The limitations of health services in these countries are also exposed by the virus, with weak infrastructures, little capacity for testing or treatment and no public awareness network they will likely be inadequate in  responding to the pandemic and when attempting to control the spread of the virus.

COVID-19 has also presented new opportunities for those actors who seek to exploit pressure and weakness during conflicts. By taking advantage of the general shift of the focus of the media and resources the pandemic may be utilised as an opportunity to gain power, make strategic advances or exacerbate losses during conflict.

Covid-19 and the war in Libya

Libya is an example of a country balancing the additional challenges of COVID with an ongoing civil war. As of May 25th, the country registered a total of 75 confirmed cases and 3 deaths from the novel coronavirus, although it is very likely that these numbers do not show the real picture, as the devastation of the war impedes appropriate assessment and management of the emergency, one of the main reasons why Libya is considered among the countries at high risk from Covid-19.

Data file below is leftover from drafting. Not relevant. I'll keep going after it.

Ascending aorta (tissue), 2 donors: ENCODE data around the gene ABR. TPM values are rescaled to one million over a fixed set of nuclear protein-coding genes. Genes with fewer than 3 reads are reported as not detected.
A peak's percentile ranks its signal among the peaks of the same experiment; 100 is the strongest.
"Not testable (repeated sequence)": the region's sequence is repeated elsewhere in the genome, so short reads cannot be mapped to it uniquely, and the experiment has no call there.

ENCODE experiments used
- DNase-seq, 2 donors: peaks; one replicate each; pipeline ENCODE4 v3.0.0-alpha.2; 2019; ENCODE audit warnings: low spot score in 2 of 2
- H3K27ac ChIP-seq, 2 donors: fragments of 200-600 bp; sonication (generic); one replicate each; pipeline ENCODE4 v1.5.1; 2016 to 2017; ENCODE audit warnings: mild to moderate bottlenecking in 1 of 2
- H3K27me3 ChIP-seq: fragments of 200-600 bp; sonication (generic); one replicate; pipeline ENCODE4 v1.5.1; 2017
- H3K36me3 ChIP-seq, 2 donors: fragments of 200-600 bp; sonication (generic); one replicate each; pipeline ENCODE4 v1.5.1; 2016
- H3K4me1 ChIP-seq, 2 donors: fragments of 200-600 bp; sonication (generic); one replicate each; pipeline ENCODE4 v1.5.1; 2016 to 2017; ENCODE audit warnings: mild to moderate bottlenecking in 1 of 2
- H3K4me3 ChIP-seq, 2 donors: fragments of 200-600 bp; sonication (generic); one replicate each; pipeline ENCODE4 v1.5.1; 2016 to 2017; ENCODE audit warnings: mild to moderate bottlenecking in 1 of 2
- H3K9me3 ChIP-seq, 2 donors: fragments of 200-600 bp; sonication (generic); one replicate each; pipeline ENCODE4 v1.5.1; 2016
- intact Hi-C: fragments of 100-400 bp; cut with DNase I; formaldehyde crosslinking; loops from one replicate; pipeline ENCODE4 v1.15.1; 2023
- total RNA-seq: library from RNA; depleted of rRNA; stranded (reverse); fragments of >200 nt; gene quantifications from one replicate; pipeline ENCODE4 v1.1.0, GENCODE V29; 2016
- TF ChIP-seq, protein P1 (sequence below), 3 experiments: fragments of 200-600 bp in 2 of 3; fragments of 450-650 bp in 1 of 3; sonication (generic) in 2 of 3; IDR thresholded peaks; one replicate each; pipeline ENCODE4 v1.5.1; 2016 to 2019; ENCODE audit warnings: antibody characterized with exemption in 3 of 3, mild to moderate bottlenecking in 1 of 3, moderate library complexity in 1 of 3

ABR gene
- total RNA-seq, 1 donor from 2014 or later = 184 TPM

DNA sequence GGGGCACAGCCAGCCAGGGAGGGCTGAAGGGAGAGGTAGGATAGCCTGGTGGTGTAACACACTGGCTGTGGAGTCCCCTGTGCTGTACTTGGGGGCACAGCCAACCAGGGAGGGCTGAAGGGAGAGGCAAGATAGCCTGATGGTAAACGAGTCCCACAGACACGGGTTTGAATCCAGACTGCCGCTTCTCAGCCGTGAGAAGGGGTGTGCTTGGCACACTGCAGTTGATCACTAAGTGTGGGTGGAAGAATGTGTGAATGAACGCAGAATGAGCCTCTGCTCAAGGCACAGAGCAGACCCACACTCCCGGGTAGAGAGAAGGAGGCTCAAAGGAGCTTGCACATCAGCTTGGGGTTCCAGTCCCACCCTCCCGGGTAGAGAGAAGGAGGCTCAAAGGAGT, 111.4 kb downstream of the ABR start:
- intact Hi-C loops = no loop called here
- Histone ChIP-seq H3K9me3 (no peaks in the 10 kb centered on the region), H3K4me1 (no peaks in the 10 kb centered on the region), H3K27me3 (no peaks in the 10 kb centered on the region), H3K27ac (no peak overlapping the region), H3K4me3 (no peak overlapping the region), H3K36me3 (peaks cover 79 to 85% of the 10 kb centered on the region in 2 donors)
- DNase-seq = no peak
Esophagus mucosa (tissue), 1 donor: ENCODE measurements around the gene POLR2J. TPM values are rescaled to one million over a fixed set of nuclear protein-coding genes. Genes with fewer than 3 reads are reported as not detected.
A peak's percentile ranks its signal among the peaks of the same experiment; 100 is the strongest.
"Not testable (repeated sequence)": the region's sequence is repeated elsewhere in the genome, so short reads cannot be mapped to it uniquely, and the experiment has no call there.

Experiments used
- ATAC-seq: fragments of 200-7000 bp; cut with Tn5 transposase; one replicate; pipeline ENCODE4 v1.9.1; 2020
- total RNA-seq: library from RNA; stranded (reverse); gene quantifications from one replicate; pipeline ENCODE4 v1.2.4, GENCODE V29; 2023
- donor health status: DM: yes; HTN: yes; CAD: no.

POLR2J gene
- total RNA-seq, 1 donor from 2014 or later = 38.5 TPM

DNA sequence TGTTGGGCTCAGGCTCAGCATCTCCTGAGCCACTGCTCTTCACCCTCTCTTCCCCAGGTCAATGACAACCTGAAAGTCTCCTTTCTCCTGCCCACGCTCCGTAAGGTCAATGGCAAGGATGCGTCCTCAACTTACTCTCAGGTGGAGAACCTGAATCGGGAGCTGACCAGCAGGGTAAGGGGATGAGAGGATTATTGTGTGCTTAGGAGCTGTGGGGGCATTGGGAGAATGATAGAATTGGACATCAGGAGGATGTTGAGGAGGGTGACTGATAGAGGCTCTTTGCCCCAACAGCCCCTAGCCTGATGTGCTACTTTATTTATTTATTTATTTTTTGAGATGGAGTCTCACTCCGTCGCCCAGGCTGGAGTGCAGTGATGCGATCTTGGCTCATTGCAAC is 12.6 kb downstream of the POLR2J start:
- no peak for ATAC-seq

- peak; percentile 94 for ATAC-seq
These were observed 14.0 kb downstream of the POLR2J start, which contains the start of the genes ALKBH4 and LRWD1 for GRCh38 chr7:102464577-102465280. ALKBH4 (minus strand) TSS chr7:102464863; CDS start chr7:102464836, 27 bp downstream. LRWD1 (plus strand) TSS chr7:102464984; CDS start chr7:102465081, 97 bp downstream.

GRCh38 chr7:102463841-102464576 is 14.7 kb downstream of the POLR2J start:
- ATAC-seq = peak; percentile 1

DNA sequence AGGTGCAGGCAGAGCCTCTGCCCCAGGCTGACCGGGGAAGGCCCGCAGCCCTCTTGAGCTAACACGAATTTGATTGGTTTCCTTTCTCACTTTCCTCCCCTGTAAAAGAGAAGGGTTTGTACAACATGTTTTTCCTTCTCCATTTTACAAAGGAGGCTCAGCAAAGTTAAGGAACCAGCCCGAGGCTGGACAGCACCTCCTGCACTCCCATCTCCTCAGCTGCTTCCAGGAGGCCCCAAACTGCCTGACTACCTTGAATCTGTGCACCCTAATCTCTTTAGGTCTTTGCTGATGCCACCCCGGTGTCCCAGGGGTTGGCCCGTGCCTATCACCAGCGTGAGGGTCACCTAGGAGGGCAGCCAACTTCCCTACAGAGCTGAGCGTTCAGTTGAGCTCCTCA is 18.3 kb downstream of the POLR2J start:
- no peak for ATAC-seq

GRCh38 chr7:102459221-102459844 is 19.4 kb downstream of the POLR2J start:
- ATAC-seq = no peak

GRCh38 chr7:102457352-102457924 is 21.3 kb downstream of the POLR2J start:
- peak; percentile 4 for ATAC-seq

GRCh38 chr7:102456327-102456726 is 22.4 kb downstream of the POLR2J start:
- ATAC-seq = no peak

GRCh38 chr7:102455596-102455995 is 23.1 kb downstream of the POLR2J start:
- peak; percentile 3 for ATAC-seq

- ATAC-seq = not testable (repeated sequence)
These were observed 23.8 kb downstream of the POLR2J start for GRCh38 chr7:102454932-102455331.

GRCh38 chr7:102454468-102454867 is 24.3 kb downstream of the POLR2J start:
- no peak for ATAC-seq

Since 2011, civil war has devastated the country with a significant  escalation in the conflict over the past year, following  military commander Khalifa Haftar’s launch of his offensive on Tripoli. The country is now divided between the two factions fighting: in Tripoli, the Government of National Accord (GNA) of Fayez Al-Sarraj, recognised by the UN and backed by Turkey, and the Libyan National Army (LNA) of Haftar in the West, supported by United Arab Emirates, Egypt and Russia.